Steam in Eritrea

Getting confirmation for the tour isn’t expected to come in before September 2015. The Eritrean government has big plans about the future of the line. As Amanuel already said, they want to connect the mines near Bisha to the railway. There are several projects, and some of them could require the entire available workforce. Hence they do not want to run a tour and stop the construction, if it has finally started after so many years of discussions and negotiations.

However, we’ll try the best possible under the current circumstances. Although I included some double headers on the last tour, there is still some coal left and they promised not to use it for any purpose other than our tour. The line has been rebuilt. In February 2015 a diesel with a flat wagon from Mai Atal and a cold steam loco reached Massawa and came back to Asmara, the diesel hauled the cold steam loco. The locos went there to celebrate the victory over Ethiopia. Although the line is rebuilt down to Massawa we will not go there. The remaining coal isn’t sufficient to get us as far as Massawa. So our tour is limited to the section Asmara – Embatkalla. On this section, of around 37 km, you’ll find 22 tunnels and 9 viaducts. It’s the most spectacular section of a most spectacular line.

The capital of Eritrea, Asmara, has an irresistible Italian flair. Whether you enjoy an afternoon pizza or Cappuccino in a garden restaurant, the “Dolce Vita” is everywhere in the streets of Asmara. The Art Deco style of the buildings gives the city a real Italian feel. It’s on the list of prospects for world heritage status. If you want, you can stay a bit longer here for a holiday. You’ll not be bored!

Because Lufthansa cancelled their flights to Asmara, we'll focus on flights with Star Alliance members Egypt Air or Turkish Airlines. Neither of them flies daily and it may be necessary to change the tour dates by one or two days by the autumn when we can take the published timetable as fixed. The dates given in the itinerary at present suit the Egypt Air flights.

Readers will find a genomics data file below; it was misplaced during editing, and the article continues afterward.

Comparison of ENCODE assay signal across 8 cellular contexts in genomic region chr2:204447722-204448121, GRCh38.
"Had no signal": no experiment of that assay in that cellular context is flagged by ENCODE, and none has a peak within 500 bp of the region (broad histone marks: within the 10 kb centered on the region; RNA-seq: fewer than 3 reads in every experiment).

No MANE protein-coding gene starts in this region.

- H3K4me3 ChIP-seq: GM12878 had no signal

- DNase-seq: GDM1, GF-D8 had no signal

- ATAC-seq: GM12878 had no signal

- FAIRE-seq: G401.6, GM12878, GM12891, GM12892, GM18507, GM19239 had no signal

Steam in Eritrea: Arbaroba




outdated Itinerary


Flight to Asmara, flights can be arranged by FarRail Tours


Early morning arrival in Asmara, transfer to our hotel and take a rest. After lunch we’ll go by bus to Keren, Hotel in Keren


Visit to the camel market, the general market and the two stations in the city, in the afternoon we’ll go by 4WD cars to Asmara, hotel in Asmara


In the morning we’ll visit the depot and see our loco being prepared for the day. In the late morning we’ve planned a city tour through Asmara. Around 13.00 hrs we’ll take four freight wagons down to tunnel 22. Our loco should be the small Mallet 440 008. From tunnel 22 we’re steaming uphill to Devils Gate – we’ll take water and continue to the famous arch viaduct, then we’ll roll downhill again, our loco will run round the train in Shegereni and continue to Embatkalla which will be reached well after sunset. A bus brings us back from Shegereni to Asmara, hotel in Asmara


In the morning we go by bus to Embatkalla, where our train is waiting. Around 08.30 hrs we’ll set off for Algenet (km 87). Our loco will roll back to the road for a water supply while we go by bus to Ghinda for lunch. In the afternoon we’ll return to Algenet, around 14.00 hrs, we continue the ascent to Nefasit (arrival around 17.30 hrs). By bus back to our hotel in Asmara


We’ll return to Nefasit in the morning, where our train with 440 008 is waiting for us. We’ll take some nice shots in and around Nefasit (08.15 – 10.00 am), then we’ll go up to Lessa, where we’ll have a lunch stop in the middle of nowhere while our locomotive continues light engine to Arbaroba for water supply. After it is back we’ll continue to Arbaroba (arrival around 17:30 hrs). From there our buses will take us back to our hotel in Asmara


Today we’ll see the final ascent of 440 008 with its four freight wagons, starting from Arbaroba at 07.30 in the morning, arriving Asmara around sunset at 18.15 hrs.


This day has an optional steam programme, depending on there still being some coal. If there is no coal left, we’ll take a visit to the brewery, the tank cemetery, the Italian cemetery, the cathedral and, last but not least, the recycling market. Of course, we’re hoping for option “coal available”. This would lead us to a big Mallet, class 442, and a passenger train. The plan “coal” should allow us to haul a passenger train from Shegereni, tunnel 23, up to Asmara. In the afternoon we’ll arrange a little line-up at the depot of Asmara. Hotel in Asmara


Return flight, departure in the early morning, arrival in Europe at the same day.

A video from our December 2014 tour can be seen here:


Line description

The line runs from Massawa harbour through relatively flat coastal land, with a desert character up to Mai Atal (km 29). After Mai Atal several dry riverbeds are crossed by long stone arched viaducts before the ascent becomes noticeable. Before Ghinda (70 km, approx. 1,000m above sea level) there are the first tunnels. Then the really breathtaking part of the line starts, with many tunnels, bends, bridges and retaining walls. The summit is reached at 2,430m above sea level between Arbaroba and Asmara (km 118). After Asmara the line first runs through slightly flatter country before a steep decent through beautiful scenery follows, but this part hasn’t been rebuilt yet. Most of the section Asmara - Keren is passable with four wheel drive vehicles. Beyond Keren the line is not passable by cars. Several parts are blocked by washouts or landslides.